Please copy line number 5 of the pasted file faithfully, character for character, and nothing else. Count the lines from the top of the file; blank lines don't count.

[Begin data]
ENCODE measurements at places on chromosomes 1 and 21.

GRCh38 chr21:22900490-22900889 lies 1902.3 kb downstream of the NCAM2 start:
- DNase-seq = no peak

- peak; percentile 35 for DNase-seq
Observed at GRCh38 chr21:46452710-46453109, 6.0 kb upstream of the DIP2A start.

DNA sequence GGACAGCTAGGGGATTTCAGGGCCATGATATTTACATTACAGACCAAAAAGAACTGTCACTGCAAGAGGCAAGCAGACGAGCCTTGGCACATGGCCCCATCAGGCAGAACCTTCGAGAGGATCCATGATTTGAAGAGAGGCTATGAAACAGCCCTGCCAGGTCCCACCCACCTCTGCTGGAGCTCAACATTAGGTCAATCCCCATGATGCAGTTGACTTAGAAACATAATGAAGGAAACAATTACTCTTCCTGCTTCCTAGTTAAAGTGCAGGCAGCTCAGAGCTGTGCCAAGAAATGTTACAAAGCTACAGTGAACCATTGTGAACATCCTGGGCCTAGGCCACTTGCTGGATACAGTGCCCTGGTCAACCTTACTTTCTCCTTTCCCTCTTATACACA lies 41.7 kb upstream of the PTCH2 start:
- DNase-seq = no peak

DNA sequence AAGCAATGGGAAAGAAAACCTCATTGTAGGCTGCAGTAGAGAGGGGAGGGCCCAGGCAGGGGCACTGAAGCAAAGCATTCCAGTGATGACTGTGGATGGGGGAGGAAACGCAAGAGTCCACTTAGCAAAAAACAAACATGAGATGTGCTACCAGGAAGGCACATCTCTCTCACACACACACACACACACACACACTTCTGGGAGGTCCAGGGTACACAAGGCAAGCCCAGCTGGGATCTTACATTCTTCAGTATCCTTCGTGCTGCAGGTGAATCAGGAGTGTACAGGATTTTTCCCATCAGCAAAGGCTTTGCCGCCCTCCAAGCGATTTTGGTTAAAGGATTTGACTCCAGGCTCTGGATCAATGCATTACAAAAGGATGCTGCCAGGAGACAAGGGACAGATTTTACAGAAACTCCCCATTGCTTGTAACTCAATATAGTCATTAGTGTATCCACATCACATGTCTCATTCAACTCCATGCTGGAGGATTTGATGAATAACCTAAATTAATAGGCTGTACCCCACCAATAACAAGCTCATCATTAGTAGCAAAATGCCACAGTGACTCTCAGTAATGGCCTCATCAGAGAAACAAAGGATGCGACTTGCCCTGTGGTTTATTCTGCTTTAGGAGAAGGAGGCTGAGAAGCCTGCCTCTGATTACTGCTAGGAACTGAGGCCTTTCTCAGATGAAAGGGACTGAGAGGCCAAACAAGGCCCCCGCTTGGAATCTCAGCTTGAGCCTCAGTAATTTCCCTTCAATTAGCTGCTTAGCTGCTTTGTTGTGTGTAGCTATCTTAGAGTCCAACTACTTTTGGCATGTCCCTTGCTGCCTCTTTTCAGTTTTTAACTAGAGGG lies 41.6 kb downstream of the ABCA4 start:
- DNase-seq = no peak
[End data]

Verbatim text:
Observed at GRCh38 chr21:46452710-46453109, 6.0 kb upstream of the DIP2A start.